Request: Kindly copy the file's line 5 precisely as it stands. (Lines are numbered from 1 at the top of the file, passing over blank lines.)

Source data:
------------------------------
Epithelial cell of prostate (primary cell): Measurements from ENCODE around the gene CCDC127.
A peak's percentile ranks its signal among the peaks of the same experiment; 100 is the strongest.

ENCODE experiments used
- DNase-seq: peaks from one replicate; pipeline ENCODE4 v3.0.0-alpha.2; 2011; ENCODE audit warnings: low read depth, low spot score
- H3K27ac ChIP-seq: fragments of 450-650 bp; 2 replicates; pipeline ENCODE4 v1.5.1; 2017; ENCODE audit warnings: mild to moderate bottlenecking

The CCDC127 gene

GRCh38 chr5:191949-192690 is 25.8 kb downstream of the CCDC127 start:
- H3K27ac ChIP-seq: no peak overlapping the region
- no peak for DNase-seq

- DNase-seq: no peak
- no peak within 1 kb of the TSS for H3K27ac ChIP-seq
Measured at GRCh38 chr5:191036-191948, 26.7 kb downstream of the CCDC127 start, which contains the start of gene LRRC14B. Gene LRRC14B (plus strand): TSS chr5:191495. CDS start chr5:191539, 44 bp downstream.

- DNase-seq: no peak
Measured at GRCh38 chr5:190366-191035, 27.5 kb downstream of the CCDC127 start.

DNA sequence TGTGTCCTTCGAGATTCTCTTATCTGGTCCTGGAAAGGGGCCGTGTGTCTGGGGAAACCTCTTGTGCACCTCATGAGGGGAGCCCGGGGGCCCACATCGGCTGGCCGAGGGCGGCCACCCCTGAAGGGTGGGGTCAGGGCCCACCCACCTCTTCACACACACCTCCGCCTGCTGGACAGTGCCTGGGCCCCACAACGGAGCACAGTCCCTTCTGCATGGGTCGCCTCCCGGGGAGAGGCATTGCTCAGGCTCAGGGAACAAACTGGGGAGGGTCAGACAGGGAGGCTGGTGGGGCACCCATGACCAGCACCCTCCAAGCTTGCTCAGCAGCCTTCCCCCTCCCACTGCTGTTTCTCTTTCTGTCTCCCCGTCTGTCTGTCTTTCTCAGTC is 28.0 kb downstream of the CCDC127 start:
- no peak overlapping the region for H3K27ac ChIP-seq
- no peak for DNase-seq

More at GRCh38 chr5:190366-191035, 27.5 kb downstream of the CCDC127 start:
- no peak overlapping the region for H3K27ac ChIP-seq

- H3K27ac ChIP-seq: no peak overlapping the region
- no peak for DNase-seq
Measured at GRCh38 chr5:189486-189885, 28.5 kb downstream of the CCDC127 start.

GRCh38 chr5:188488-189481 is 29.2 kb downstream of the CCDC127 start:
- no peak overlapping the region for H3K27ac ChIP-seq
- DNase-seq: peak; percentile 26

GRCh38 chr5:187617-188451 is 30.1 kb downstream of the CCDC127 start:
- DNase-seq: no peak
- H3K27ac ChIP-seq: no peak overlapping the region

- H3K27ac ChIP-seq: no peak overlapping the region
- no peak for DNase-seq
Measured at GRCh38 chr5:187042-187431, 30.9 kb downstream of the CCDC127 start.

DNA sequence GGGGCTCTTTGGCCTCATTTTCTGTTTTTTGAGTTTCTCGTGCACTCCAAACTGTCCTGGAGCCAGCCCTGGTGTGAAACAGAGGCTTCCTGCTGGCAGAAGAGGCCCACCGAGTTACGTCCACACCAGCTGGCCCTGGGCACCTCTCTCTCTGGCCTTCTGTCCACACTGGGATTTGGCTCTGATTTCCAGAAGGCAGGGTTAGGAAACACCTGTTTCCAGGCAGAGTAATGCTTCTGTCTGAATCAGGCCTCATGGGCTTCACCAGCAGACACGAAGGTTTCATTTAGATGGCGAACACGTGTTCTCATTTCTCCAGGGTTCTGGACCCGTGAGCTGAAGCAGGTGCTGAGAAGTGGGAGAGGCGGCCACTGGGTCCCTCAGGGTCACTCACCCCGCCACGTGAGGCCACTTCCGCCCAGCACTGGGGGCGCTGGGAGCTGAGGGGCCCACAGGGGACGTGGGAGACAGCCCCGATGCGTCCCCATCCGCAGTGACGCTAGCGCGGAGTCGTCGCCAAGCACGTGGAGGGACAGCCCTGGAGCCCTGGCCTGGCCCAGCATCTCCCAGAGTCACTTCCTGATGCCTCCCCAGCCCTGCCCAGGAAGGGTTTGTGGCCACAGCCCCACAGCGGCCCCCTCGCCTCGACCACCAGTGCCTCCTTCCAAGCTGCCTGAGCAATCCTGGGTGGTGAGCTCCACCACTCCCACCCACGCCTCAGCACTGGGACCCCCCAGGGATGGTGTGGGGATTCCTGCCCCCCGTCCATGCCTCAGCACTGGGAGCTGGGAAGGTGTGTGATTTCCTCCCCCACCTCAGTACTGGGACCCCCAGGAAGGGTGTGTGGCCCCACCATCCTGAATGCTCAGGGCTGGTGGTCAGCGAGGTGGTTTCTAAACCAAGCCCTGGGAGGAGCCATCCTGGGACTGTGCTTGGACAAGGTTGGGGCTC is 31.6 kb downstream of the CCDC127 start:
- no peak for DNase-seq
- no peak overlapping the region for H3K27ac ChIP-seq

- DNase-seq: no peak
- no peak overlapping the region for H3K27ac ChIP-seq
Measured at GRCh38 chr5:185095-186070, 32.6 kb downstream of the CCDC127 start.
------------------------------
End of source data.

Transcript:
- H3K27ac ChIP-seq: fragments of 450-650 bp; 2 replicates; pipeline ENCODE4 v1.5.1; 2017; ENCODE audit warnings: mild to moderate bottlenecking